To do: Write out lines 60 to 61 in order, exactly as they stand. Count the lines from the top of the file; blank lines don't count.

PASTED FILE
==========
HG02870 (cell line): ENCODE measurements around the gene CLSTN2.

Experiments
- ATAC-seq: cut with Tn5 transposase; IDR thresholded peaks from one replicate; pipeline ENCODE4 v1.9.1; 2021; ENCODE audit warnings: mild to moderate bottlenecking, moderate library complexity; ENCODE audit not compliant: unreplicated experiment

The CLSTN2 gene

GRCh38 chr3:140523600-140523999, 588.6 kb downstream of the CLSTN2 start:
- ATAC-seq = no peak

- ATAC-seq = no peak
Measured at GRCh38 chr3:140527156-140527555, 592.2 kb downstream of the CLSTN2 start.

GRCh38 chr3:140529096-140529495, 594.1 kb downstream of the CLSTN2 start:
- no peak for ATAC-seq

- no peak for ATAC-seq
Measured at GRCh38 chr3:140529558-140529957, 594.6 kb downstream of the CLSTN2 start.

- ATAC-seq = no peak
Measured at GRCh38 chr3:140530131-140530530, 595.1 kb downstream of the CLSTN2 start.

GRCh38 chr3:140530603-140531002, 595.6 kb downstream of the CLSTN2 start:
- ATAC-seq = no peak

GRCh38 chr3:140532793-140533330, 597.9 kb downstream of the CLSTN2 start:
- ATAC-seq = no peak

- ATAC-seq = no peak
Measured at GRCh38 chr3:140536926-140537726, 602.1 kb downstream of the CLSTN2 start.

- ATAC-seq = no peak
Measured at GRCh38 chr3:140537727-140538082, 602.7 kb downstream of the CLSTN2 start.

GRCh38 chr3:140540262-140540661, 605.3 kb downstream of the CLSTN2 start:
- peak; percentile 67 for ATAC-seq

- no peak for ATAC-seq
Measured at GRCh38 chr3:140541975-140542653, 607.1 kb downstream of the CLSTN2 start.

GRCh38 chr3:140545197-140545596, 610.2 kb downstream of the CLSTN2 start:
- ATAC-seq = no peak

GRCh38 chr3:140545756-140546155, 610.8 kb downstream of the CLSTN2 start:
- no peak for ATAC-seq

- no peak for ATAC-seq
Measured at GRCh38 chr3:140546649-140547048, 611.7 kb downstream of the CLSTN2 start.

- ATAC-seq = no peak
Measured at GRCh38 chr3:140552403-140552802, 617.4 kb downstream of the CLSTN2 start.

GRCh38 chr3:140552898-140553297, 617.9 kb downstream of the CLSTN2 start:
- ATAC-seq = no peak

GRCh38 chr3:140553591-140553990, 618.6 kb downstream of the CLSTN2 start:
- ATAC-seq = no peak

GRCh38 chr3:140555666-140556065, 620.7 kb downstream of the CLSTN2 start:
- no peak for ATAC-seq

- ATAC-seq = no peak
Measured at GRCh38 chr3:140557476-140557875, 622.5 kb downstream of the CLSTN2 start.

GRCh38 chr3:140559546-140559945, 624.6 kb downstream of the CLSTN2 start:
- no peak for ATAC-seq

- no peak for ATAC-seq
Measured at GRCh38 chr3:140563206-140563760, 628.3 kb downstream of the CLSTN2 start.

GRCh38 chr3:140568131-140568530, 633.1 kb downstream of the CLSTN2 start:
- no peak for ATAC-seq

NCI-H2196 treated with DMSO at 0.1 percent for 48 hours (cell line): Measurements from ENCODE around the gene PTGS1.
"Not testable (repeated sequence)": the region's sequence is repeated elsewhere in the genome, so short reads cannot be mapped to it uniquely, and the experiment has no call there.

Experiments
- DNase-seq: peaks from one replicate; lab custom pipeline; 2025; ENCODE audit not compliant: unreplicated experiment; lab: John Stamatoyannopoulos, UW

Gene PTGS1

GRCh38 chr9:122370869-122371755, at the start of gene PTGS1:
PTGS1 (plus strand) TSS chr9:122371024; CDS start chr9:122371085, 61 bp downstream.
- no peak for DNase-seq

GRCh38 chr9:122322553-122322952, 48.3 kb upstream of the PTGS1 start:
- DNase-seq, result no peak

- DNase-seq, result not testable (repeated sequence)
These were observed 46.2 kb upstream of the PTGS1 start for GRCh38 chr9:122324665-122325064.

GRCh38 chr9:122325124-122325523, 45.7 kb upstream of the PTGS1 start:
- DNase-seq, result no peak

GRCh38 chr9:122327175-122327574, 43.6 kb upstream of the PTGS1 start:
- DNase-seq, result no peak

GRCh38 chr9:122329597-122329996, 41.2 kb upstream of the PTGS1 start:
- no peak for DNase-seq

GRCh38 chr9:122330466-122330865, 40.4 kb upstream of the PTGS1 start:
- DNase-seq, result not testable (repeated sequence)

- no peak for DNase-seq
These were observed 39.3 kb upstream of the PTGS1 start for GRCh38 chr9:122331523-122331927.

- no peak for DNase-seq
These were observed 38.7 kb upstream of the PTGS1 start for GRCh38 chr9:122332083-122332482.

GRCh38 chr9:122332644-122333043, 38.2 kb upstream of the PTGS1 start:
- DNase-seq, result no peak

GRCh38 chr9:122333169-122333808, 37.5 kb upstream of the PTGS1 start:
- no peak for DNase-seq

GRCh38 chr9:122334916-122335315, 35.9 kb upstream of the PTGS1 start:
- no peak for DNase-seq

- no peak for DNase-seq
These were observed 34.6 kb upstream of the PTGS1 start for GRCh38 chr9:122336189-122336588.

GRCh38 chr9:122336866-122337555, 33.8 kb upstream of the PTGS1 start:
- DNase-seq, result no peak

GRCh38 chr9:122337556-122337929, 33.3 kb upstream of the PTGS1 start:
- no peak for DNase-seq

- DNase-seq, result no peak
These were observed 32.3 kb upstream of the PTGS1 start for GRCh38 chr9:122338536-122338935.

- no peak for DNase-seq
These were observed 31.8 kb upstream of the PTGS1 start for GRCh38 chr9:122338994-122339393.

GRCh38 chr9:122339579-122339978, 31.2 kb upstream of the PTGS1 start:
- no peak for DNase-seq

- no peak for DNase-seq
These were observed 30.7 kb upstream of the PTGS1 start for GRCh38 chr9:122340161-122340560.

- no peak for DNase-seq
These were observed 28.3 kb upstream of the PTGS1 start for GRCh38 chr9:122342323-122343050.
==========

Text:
These were observed 46.2 kb upstream of the PTGS1 start for GRCh38 chr9:122324665-122325064.

GRCh38 chr9:122325124-122325523, 45.7 kb upstream of the PTGS1 start: